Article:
I’ve written before about the unequal geographical distribution of D.C. Public Schools’ planned school closures, with wards 5 and 7 bearing the brunt. But here’s a map that puts the closures in a new light:
The map was created by University of the District of Columbia social sciences professor Amanda Huron, who shared a digital version with Washington City Paper. It shows that all but two of the schools slated for closure are in census tracts that are more than 50 percent black and Hispanic. And Huron points out that even the two exceptions aren’t really exceptions: Although Shaw Middle School is in a census tract that’s only 22 percent black and 9 percent Hispanic, she says, the school itself is 82 percent black and 15 percent Hispanic. Likewise, the Prospect Learning Center’s census tract is just 40 percent black and 5 percent Hispanic, but the student body is 95 percent black and 5 percent Hispanic.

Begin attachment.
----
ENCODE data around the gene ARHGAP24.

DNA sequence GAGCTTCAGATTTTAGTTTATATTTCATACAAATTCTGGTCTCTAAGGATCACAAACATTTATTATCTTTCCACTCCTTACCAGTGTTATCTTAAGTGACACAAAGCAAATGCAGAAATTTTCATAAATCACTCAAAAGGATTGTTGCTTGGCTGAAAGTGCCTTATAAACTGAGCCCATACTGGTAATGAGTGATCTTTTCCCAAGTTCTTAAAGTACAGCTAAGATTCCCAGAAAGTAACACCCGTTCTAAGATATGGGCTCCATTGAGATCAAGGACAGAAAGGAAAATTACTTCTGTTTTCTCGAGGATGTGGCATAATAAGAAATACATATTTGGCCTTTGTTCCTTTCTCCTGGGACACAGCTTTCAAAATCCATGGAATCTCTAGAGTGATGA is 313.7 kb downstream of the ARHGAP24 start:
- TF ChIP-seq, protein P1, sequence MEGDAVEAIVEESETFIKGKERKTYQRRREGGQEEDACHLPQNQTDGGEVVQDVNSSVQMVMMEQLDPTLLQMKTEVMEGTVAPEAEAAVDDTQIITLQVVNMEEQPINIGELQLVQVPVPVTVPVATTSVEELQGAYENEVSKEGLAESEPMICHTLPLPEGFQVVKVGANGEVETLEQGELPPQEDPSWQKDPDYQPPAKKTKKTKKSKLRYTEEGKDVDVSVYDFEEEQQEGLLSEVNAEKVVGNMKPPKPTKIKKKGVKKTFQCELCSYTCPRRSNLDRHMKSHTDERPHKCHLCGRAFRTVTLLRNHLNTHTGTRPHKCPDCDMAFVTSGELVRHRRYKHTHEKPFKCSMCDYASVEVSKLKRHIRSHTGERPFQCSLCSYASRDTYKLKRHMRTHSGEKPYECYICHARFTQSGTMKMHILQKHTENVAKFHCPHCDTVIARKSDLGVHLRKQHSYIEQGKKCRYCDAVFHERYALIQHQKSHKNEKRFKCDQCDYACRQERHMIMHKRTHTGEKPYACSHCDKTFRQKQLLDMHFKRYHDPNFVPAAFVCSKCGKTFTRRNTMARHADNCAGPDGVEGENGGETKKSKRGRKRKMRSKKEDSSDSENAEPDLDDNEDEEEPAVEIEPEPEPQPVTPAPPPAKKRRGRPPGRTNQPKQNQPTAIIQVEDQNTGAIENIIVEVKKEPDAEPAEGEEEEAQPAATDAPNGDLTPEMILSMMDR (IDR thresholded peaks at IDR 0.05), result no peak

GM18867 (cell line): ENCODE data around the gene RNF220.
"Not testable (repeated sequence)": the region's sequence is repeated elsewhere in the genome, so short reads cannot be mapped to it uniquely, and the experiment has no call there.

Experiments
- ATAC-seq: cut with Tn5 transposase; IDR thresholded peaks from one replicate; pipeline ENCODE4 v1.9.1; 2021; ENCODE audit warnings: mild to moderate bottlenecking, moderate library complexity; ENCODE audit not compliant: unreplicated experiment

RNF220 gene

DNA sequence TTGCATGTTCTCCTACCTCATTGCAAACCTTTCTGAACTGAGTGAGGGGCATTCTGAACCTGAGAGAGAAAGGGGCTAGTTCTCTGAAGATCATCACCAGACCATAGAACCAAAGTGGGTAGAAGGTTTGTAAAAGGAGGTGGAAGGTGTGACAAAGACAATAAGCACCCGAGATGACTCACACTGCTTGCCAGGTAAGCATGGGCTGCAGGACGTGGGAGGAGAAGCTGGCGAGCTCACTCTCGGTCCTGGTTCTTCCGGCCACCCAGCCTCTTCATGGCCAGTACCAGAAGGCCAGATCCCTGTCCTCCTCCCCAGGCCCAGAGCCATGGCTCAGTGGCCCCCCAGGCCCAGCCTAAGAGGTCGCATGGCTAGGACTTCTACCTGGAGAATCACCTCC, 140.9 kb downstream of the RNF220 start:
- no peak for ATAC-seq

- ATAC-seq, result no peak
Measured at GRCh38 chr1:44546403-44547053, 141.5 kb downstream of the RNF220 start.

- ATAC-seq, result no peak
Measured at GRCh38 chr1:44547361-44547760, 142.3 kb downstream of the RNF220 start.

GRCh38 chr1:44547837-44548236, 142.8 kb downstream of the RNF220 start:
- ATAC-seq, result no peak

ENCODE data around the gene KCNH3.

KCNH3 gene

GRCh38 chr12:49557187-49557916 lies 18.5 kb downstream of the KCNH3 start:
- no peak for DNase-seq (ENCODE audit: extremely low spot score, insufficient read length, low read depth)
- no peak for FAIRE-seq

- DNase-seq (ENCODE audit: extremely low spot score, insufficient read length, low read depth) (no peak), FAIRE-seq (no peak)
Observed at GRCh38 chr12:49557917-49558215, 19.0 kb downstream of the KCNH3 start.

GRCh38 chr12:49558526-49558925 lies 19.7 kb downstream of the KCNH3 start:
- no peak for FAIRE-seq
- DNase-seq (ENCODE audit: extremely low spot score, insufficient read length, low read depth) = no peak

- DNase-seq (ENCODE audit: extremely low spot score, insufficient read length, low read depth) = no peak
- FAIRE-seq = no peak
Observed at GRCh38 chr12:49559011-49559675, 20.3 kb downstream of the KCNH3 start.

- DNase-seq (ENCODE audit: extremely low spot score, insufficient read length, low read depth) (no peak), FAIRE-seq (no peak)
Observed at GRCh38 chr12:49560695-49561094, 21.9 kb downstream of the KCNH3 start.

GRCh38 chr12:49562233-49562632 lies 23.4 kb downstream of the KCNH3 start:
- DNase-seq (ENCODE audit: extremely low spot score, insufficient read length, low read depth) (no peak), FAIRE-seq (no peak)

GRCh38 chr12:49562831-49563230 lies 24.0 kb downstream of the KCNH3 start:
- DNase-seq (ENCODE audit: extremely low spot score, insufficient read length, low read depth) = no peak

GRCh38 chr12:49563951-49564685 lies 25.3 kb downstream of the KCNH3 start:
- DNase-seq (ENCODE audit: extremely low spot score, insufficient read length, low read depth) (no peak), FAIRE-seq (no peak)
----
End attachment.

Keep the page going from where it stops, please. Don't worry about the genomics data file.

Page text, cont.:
What’s the reason for this? It probably has more to do with geography than with race per se: Parents in the poorer, eastern neighborhoods of the city—which tend to be overwhelmingly black—are more likely to want to send their kids to charter or out-of-boundary schools, to get them away from rougher schools or rougher streets on the way to school or both. This doesn’t happen as much at schools in richer parts of town, like Tenleytown’s Woodrow Wilson High School. So schools in poorer (and, yes, blacker and more Hispanic) neighborhoods get depopulated and close down.
School choice can be a blessing for kids in difficult neighborhoods—but it can be a curse for the schools in those neighborhoods. The best solution, of course, would be to make those schools competitive with the best ones in the western part of the city. But absent that, a thinning out of the schools in poorer neighborhoods is almost inevitable.